Once Upon a Yesterday: Crosstown Countdown
While in present day the Chicago Cubs are kicking off a 4-game set with the Los Angeles Dodgers, we are mere days away from the 2019 installment of the Crosstown Classic.
Five sleeps, boys and girls. We are five sleeps away from the beginning of the Cubs-White Sox series, and to be honest I haven’t been this excited for the matchup since I got to see Michael Jordan play ball at Wrigley Field. We are gonna throw it back to June 13th, 2010 to a Cubs-Sox game that was memorable for a whole mess of reasons.
Much to the dismay of many of you Blackhawks fans, the St. Louis Blues hoisted Lord Stanley’s Cup for the first time in franchise history, just last night depending on when you read this. The connection to a Crosstown Classic game? On June 13th, 2010 the Chicago Blackhawks were only
five days four sleeps removed from doing the same thing, lifting the Cup and ending a 49-year championship drought. And wouldn’t you know it, the Blackhawks brought the Cup with them to Wrigley field ahead of the game on 6/13/2010, and Jim Cornelison to sing the anthem. Remember the good times, ‘Hawks fans!
With all the pageantry in the air, it masked something else, that something special was brewing. I remember this game vividly, it was a Sunday Night Baseball game, the last one I watched in Illinois as I was moving to Hawaii the next week (I gotta throw that in as often as possible). The pitching matchup saw the White Sox send out Gavin Floyd, and the Cubs had Ted Lilly as his counterpart. I’d also like us all to take a moment and fondly remember the names listed on the starting lineup cards:
|Chicago White Sox|
What a crew. As Hawk would say, Mercy!
The game got underway, and it was moving at a clip. The big bats of the White Sox were making loud outs, but outs all the same. The Cubs batters weren’t faring much better. Seriously, for the bulk of the game it was an occasional walk here, a hit batter there, and deep flyouts. I distinctly remember texting my best bud Brad during the 6th inning, “Is this the most boring game ever? I can’t even remember who got the last hit.” “… Holy shit, both pitchers have no-hitters going!”
Suddenly this game flipped from boring to exciting. Further compounding the excitement was that this was 2010, was peak “you can’t say no-hitter” time, and everyone was dancing around saying it for both pitchers. The top of the 7th was underway, and Ted Lilly continued to live on the edge. He faced Alex Rios, Paul Konerko, and Carlos Quentin and recorded three flyouts. Paulie’s was a deep flyout, the sixth deep flyout of the afternoon for Lilly. That said, an out’s an out, and Lilly was through seven with no hits.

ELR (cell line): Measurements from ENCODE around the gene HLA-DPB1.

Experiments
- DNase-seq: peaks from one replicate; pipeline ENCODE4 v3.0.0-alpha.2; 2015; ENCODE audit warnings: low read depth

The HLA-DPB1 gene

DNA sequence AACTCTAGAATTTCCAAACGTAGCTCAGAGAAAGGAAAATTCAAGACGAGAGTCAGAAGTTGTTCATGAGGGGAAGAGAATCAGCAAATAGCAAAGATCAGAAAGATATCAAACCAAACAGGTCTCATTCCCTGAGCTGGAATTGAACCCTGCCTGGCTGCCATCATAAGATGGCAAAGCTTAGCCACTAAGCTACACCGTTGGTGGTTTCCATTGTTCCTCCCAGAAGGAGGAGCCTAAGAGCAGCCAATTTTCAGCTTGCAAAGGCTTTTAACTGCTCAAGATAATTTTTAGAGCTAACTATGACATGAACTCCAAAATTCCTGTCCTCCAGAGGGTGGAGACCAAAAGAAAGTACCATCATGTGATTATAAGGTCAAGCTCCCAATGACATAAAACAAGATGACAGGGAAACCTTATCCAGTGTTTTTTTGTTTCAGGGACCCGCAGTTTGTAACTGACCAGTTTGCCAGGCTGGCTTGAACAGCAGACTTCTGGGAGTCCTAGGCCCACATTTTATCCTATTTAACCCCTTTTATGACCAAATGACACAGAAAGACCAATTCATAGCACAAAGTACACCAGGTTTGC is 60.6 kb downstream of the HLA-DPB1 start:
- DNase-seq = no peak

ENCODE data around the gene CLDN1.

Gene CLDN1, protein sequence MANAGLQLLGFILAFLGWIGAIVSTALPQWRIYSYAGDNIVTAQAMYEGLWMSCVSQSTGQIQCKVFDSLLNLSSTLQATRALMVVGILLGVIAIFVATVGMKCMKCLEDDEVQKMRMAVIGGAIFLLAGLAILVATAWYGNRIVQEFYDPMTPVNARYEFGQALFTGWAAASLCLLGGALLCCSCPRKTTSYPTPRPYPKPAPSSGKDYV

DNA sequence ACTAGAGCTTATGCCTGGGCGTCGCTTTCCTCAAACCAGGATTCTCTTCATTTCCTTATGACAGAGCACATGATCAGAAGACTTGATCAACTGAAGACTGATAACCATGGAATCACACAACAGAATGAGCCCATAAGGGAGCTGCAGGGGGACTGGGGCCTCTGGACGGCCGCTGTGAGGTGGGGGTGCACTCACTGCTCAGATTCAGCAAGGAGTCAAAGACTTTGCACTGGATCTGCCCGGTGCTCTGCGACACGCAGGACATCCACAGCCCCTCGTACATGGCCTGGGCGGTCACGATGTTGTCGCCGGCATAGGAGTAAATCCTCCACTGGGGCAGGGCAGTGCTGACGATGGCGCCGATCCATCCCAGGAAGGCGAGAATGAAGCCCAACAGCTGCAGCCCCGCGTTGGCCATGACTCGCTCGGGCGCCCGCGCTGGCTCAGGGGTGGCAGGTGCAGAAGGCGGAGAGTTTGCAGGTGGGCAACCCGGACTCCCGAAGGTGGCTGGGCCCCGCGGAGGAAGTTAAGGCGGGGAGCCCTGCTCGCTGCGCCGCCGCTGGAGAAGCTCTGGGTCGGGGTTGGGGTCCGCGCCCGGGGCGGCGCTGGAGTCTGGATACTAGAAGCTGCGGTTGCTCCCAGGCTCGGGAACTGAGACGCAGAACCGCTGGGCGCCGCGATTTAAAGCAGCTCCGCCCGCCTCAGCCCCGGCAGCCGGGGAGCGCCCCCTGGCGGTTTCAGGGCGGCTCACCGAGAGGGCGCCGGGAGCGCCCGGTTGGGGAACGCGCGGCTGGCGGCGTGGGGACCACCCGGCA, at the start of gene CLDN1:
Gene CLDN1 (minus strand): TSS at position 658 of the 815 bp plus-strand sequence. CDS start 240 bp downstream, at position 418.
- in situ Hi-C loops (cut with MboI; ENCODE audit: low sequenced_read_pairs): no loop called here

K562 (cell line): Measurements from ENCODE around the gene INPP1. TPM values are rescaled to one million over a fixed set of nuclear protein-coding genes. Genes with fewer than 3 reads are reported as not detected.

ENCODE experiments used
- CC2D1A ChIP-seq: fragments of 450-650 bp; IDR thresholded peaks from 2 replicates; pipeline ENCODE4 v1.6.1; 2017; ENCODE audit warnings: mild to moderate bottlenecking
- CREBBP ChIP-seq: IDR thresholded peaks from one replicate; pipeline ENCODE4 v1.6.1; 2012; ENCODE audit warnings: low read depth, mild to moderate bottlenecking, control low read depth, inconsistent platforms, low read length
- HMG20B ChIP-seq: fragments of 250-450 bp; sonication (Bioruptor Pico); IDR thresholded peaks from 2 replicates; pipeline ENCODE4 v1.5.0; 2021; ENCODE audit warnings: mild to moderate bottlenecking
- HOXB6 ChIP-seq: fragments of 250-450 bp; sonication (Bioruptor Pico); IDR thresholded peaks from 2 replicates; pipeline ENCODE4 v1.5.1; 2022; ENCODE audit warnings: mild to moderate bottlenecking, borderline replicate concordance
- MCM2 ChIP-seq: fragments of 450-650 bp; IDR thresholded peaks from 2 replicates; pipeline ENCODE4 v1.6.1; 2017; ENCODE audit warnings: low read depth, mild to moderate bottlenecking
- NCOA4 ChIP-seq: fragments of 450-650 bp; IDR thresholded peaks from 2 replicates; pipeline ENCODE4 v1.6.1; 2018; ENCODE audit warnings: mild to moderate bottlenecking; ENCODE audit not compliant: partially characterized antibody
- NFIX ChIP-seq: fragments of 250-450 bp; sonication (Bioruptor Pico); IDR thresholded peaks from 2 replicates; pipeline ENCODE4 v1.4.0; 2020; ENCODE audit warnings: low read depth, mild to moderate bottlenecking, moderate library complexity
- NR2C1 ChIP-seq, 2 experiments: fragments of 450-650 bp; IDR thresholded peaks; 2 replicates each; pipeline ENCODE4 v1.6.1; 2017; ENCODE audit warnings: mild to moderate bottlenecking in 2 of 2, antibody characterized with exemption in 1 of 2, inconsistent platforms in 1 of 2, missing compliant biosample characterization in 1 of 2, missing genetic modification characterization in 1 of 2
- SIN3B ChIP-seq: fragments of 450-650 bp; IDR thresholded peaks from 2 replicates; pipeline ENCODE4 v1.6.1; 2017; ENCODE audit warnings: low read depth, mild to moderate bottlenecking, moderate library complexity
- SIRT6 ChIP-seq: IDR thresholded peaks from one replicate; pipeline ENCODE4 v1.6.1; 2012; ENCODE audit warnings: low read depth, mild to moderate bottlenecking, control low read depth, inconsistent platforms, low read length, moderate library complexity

Now it was Gavin’s turn. Marlon Byrd was the first hitter he faced, groundout. Derrek Lee walked and decided that runs would be so easy to come by that he went ahead and got himself TOOTBLAN. Sidebar: Rumor has it that the term TOOTBLAN was coined to describe Lee’s teammate Ryan Theriot, I’m sure ‘The Riot’ was impressed with what he saw. Such a shame for Lee, because the next hitter was Alfonso Soriano, and he cracked a double to left. The no-hitter was over for Floyd, but Lee left an opening for him to maintain the shutout. The next hitter was Chad Tracy, he singled, scoring Fonzie. After a Koyie Hill strikeout, the inning ended and the Cubs were leading 1-0.
Ted Lilly was set to face the 6-7-8 hitters of the White Sox. A.J. Pierzynski grounded out, and Gordon Beckham and Jayson Nix popped out to the right and left side of the infield, respectively. Eight Innings down, one away from becoming the 14th Chicago Cub to toss a no-no. Gavin Floyd returned to the mound for the 8th and surrendered a leadoff single to Starlin Castro, but that was all. We were headed to the 9th, Cubs leading the Sox 1-0, with Ted Lilly looking to close things out.
The first hitter Lilly was to face was a familiar one in the friendly confines, one of my all-time favorite Cubs, Juan Pierre. Pierre pounced on an 0-1 pitch and hit a prototypical JP single back up the middle. No-no over, and so was Ted Lilly’s night.
The fun wasn’t over though, as Cubs manager Lou Piniella called in Carlos Marmol to finish the job. This is 2010 mind you, Marmol’s first year as the closer. It turns out this game would serve as a microcosm of Marmol’s Cub tenure. With Juan Pierre on 1st, Marmol faced Andruw Jones. He walked him on five pitches, leading to runners on 1st and 2nd and next up was Alexei Ramirez. On his first pitch Marmol lands awkwardly, failing to deliver the ball. Balk. The runners move up to 2nd and 3rd, 1-0 game and still nobody out.
Marmol managed to strike out Ramirez on three pitches for the first out. With 1st base open, the Cubs elected to intentionally walk Alex Rios to load the bases and make a force out at every base. Paul Konerko was due up next, with a chance to change the game. A scary dude in a scary situation. Marmol was able to induce a weak grounder to gold glover D-Lee, who got Juan Pierre out at home. Two down, bases stay loaded, the score is still 1-0.
It was Carlos Quentin vs. Carlos Marmol in a battle for both Carlos supremacy and a share of glory in the game. On a 2-1 count, Marmol got Quentin to fly out to CF for the final out of the game. Lilly’s start stayed scoreless, and the Cubs won 1-0. The dual no-hitters made for a quick game overall, as Marmol for Lilly in the 9th was the only pitching change of the game, the game itself was only 2 hours 20 min long.
As we get closer to the start of the 2019 Crosstown Classic stay tuned to On Tap Sports Net for continuing Cubs/Sox coverage in addition to all Chicago sports. If our group text is any indication, things are gonna get fiery, lines may be crossed and friendships put on hold. The White Sox guys may even write their own counter post to this one. Nonnie, Buzz, what you got? Pitter-Patter, boys.
Featured Photo: Associated Press
All stats and dates referenced are courtesy baseball-reference.com.